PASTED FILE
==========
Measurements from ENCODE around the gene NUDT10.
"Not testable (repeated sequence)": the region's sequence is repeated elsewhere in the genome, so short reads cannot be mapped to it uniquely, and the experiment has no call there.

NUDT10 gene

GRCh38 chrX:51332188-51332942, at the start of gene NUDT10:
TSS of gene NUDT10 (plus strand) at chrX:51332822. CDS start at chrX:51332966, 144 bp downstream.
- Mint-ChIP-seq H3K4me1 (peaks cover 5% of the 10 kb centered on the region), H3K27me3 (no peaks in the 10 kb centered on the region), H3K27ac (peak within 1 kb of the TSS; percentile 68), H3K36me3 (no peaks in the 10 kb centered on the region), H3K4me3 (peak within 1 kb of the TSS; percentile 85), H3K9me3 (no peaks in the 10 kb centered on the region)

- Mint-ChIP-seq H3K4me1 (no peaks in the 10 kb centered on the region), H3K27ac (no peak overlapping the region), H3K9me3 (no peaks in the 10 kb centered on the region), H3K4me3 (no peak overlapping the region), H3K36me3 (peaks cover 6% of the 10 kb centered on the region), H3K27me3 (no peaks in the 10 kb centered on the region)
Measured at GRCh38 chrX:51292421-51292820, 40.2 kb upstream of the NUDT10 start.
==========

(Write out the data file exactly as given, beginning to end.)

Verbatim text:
Measurements from ENCODE around the gene NUDT10.
"Not testable (repeated sequence)": the region's sequence is repeated elsewhere in the genome, so short reads cannot be mapped to it uniquely, and the experiment has no call there.

NUDT10 gene

GRCh38 chrX:51332188-51332942, at the start of gene NUDT10:
TSS of gene NUDT10 (plus strand) at chrX:51332822. CDS start at chrX:51332966, 144 bp downstream.
- Mint-ChIP-seq H3K4me1 (peaks cover 5% of the 10 kb centered on the region), H3K27me3 (no peaks in the 10 kb centered on the region), H3K27ac (peak within 1 kb of the TSS; percentile 68), H3K36me3 (no peaks in the 10 kb centered on the region), H3K4me3 (peak within 1 kb of the TSS; percentile 85), H3K9me3 (no peaks in the 10 kb centered on the region)

- Mint-ChIP-seq H3K4me1 (no peaks in the 10 kb centered on the region), H3K27ac (no peak overlapping the region), H3K9me3 (no peaks in the 10 kb centered on the region), H3K4me3 (no peak overlapping the region), H3K36me3 (peaks cover 6% of the 10 kb centered on the region), H3K27me3 (no peaks in the 10 kb centered on the region)
Measured at GRCh38 chrX:51292421-51292820, 40.2 kb upstream of the NUDT10 start.